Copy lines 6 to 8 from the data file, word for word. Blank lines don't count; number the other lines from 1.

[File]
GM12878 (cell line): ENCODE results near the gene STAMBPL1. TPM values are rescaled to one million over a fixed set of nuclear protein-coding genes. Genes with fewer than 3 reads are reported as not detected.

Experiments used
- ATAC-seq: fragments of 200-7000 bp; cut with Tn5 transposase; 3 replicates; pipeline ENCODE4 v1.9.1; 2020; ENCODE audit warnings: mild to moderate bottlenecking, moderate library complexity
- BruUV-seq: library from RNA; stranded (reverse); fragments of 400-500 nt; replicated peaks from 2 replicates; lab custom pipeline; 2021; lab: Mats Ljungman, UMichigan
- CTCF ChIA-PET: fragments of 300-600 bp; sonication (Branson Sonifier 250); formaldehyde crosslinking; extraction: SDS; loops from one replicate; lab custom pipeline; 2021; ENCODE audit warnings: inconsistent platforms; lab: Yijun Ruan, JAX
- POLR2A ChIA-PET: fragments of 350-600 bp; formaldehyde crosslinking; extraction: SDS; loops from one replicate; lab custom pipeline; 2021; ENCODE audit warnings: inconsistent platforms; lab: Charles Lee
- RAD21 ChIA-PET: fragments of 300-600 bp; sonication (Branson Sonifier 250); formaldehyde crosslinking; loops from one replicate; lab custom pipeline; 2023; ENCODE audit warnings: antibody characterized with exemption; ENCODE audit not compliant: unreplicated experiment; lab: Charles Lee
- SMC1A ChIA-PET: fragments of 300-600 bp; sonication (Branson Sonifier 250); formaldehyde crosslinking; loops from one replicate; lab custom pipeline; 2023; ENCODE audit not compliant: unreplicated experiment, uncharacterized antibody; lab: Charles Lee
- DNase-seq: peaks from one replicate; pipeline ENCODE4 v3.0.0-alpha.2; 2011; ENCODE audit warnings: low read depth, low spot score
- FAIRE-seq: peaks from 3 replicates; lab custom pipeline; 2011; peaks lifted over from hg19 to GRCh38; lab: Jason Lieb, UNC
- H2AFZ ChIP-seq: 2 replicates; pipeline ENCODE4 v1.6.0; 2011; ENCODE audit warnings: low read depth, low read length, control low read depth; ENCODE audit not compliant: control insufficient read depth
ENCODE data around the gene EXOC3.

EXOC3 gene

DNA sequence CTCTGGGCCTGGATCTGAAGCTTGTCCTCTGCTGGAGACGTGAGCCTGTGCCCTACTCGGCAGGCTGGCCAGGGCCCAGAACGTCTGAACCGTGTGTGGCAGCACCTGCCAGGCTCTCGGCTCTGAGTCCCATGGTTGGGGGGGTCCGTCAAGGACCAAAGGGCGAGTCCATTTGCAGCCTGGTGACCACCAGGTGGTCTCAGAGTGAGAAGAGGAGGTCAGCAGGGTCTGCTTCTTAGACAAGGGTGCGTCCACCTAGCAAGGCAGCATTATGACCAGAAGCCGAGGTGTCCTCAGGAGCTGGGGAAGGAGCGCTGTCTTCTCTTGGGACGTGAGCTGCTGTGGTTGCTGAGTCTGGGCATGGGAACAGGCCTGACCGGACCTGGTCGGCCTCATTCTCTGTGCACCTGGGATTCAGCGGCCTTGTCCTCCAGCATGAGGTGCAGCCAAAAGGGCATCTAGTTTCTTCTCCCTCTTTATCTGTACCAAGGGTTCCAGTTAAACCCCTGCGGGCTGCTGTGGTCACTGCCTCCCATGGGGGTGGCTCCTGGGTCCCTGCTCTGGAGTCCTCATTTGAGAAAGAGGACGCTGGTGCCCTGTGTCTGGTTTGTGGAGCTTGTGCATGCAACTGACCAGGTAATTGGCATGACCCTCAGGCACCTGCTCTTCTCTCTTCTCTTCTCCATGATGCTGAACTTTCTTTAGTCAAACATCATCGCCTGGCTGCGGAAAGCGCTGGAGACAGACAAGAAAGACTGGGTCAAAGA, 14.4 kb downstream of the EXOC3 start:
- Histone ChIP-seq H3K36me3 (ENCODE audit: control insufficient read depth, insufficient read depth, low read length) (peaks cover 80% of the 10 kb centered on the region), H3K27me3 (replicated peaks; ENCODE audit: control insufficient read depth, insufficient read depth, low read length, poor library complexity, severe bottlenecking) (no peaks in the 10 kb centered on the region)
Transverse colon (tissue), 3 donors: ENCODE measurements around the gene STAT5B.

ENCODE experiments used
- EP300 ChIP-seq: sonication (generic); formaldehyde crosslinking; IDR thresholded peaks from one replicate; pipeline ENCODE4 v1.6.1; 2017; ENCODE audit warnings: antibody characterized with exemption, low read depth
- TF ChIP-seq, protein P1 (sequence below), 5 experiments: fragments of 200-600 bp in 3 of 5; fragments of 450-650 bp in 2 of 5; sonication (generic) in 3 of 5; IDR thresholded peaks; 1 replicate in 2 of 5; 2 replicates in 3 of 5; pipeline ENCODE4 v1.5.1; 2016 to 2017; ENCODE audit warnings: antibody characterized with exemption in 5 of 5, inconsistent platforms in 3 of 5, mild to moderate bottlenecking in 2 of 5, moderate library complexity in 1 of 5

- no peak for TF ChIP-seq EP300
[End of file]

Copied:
- POLR2A ChIA-PET: fragments of 350-600 bp; formaldehyde crosslinking; extraction: SDS; loops from one replicate; lab custom pipeline; 2021; ENCODE audit warnings: inconsistent platforms; lab: Charles Lee
- RAD21 ChIA-PET: fragments of 300-600 bp; sonication (Branson Sonifier 250); formaldehyde crosslinking; loops from one replicate; lab custom pipeline; 2023; ENCODE audit warnings: antibody characterized with exemption; ENCODE audit not compliant: unreplicated experiment; lab: Charles Lee
- SMC1A ChIA-PET: fragments of 300-600 bp; sonication (Branson Sonifier 250); formaldehyde crosslinking; loops from one replicate; lab custom pipeline; 2023; ENCODE audit not compliant: unreplicated experiment, uncharacterized antibody; lab: Charles Lee